Calgary Watching Bid to Hold Olympic Torch in 2026 Go Down in Flames | Sports Destination Management

Calgary Watching Bid to Hold Olympic Torch in 2026 Go Down in Flames

Oct 31, 2018 | By: Mary Helen Sprecher
The City, Once Considered a Sure Thing, Joins a Growing List of Those Refusing to Take on the Pricey Spectacle

Calgary, which once looked like such a strong candidate to host the 2026 Winter Olympics, is watching as its bid goes down in flames, the victim of doubts about funding.

According to the Calgary Herald, the Calgary City Council is expected to vote today on a recommendation to pull out of negotiations with the provincial and federal governments over how the three levels of government would split funding for the $3 billion price tag required for the bid. (The remaining costs of the $5.2 billion bid were expected to be covered by revenue from the Games.)

For several months, the bid had looked – at least from the outside – like a sure thing. But as more concerns were raised about costs, it became obvious this was far from the perfect scenario. The Herald notes,

Talks between the parties continued Monday following a fraught weekend of negotiations that saw confidential correspondence from Mayor Naheed Nenshi published by Postmedia and accusations from the province that Ottawa isn’t bargaining in good faith. Approximately $3 billion is required to cover the public portion of the Olympic bill.

Postmedia revealed late last week that the federal government’s financial commitment would come with strings attached, including a condition that the province and the city match federal dollars.While the condition appears to be in line with Canada’s host city funding policy, it came as a surprise to provincial and municipal officials who have been urging Ottawa behind the scenes for months to agree to take on more than 50 per cent.

In a letter to Prime Minister Justin Trudeau on Friday, Nenshi said the city had been “clear and consistent” that if the government of Canada required a dollar for dollar match, “this project cannot proceed.” Nenshi went on to say that with the plebiscite fast approaching, “citizens do not know what kind of a deal we are talking about despite our promises that they would have plenty of time to analyze the deal before voting.”

“This is untenable,” Nenshi wrote, warning he would ask council to terminate the bid if a deal could not be reached.

The IOC had formally invited Calgary to become a candidate city for 2026, along with Stockholm, Sweden and Milan/Cortina d’Ampezzo, Italy. However, the issue of Calgary hosting the Games was expected to be put to a plebiscite, or citywide vote, in November. (According to an article in Inside The Games, the result of the vote would not be binding, though it had been widely assumed that if the bid were to lose, it would mark its collapse.)

The latest failure of a candidate city to be able to gain support for an Olympic bid has become something of an epidemic as worldwide, city officials are learning the Olympics cannot be forced on an unwilling democracy. Boston enthusiasts saw their own bid collapse in the wake of the #NoBostonOlympics movement. In Hamburg, local citizens also voted on an Olympic referendum and as a result, the bid was terminated. In Rome, officials refused to continue a bid based on financial concerns as well.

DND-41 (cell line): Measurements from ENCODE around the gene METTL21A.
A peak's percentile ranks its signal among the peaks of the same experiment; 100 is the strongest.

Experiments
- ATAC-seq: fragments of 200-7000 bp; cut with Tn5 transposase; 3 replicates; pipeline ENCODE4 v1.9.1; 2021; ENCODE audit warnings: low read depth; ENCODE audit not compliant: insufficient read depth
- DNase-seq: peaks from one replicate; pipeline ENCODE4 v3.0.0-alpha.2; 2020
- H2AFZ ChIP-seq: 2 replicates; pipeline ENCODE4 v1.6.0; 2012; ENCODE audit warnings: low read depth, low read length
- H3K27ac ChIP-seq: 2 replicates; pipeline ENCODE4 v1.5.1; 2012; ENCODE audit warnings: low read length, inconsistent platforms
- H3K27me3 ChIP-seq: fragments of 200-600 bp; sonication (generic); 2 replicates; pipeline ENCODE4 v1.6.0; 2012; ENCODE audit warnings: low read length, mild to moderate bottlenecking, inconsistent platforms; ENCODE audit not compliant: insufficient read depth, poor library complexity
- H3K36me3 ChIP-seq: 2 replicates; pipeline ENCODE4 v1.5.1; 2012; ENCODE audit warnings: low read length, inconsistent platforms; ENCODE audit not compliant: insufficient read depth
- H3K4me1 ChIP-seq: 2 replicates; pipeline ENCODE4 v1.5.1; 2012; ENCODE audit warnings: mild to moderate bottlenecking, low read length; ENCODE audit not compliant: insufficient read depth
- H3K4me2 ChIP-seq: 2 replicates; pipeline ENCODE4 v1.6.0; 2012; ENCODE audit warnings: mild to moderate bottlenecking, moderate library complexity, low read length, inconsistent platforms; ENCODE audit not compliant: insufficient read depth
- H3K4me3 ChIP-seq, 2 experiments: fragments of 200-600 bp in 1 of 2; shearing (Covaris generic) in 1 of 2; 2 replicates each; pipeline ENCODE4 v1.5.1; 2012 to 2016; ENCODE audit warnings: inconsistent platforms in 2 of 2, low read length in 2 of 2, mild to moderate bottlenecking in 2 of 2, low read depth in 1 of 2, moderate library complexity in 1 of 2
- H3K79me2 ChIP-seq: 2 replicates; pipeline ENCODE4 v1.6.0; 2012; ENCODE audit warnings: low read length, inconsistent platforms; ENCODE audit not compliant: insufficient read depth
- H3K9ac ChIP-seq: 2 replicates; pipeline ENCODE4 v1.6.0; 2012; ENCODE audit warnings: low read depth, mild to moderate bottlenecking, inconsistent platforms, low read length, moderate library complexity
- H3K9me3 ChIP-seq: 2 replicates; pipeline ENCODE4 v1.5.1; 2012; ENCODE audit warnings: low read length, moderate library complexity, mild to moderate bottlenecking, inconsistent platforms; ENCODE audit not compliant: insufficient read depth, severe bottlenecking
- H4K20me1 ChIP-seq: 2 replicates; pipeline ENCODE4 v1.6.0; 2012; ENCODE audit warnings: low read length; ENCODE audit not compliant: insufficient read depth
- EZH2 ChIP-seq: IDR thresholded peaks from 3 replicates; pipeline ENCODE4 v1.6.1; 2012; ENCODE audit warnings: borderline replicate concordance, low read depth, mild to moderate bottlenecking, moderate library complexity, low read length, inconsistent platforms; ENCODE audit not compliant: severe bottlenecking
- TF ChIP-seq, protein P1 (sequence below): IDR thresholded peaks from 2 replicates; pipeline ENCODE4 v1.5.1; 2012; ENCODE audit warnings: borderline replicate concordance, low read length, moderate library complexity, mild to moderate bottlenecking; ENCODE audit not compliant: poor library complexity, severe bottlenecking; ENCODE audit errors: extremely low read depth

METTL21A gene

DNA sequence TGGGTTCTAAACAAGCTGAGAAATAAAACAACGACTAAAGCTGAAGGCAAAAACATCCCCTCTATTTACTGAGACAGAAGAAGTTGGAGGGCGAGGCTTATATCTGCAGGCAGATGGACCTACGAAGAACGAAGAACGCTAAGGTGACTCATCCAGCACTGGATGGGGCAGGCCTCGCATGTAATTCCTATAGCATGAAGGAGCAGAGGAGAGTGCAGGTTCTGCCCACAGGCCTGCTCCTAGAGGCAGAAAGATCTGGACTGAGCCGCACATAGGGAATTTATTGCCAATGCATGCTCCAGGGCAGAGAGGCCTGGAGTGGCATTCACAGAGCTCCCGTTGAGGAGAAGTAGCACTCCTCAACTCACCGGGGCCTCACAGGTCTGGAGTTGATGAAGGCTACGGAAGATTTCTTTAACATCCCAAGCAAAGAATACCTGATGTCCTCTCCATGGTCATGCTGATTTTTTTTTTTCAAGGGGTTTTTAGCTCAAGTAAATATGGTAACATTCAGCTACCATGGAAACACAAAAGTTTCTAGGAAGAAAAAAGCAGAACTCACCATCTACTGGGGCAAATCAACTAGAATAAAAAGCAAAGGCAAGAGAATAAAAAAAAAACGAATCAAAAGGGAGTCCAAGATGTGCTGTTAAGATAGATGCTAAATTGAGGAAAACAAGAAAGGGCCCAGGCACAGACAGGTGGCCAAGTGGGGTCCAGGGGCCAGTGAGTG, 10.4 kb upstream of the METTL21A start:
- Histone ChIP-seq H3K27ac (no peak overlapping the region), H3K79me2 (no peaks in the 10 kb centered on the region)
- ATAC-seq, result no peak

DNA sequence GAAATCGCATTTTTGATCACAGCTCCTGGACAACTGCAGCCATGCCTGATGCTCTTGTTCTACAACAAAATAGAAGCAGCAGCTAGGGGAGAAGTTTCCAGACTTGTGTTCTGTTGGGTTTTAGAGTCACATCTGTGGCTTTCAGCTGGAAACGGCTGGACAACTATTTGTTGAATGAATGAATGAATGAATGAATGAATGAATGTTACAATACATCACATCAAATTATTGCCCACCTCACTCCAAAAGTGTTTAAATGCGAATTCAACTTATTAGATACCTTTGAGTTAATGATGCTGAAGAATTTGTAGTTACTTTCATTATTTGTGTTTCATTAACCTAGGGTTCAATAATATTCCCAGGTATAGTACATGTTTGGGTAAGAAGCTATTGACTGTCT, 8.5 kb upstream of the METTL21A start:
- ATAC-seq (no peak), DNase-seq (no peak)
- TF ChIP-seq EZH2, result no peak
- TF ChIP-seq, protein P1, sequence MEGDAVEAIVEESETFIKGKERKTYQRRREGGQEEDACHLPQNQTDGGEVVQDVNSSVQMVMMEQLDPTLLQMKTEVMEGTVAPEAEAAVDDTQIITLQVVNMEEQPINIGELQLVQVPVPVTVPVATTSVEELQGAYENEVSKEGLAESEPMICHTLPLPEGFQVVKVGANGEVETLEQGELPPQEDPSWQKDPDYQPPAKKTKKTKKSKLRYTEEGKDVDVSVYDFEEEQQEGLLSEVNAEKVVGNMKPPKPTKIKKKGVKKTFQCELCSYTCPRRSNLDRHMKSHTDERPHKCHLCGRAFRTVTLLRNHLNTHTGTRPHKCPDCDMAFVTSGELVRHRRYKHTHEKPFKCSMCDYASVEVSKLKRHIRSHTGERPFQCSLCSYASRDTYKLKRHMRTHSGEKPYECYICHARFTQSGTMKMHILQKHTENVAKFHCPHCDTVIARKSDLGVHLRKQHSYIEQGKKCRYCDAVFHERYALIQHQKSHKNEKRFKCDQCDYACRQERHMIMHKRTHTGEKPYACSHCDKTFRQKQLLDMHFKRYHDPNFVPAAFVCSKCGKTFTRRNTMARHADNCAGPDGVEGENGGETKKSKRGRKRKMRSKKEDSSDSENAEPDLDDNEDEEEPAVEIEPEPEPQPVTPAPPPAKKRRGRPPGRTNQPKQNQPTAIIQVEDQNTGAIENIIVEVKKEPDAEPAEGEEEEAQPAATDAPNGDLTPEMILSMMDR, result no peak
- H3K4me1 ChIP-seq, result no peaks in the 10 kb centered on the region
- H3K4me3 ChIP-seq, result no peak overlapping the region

The other two candidate cities for 2026 aren’t sitting around, waiting for the result of Calgary’s decision to come through. Stockholm has officially launched its campaign to persuade its own city council of the viability of a bid, although following some political reshuffling, that support may be in jeopardy. The Italian bid for Milan/Cortina d’Ampezzo is moving forward. Originally, the bid was for a three-pronged host site that would include Turin but the Italian government refused to that effort.

The problem with both these bids, according to Inside The Games, is that they lack full political support – and could be headed down the same road as the Calgary bid.

Nevertheless, the IOC says it is moving forward with its selection. An evaluation commission will be appointed by the IOC and will travel to the canidate cities that remain in March and April 2019. The commission will then publish a report in June 2019 prior to the election of the host city at the 134th IOC Session.

Meanwhile, the world has taken notice. Start to type “Nobody wants to host” into Google and it will complete the sentence with “the Olympics.” Hit on any one of the search results and you get headlines, like Nobody wants to host the Olympics any more – will they go away? and The Olympics aren’t good for cities; Can the magic of the Games survive?

An excerpt from an article in Business Insider notes, “It's no secret that it's a pricey pain to host the Olympic Games, running billions of dollars above the estimated budget. As the International Olympic Committee receives fewer bids with each problematic Games, the future of the tradition is looking unsure.”

That far-fetched idea of permanent Olympic sites for the Games suddenly doesn’t look quite as far-fetched.

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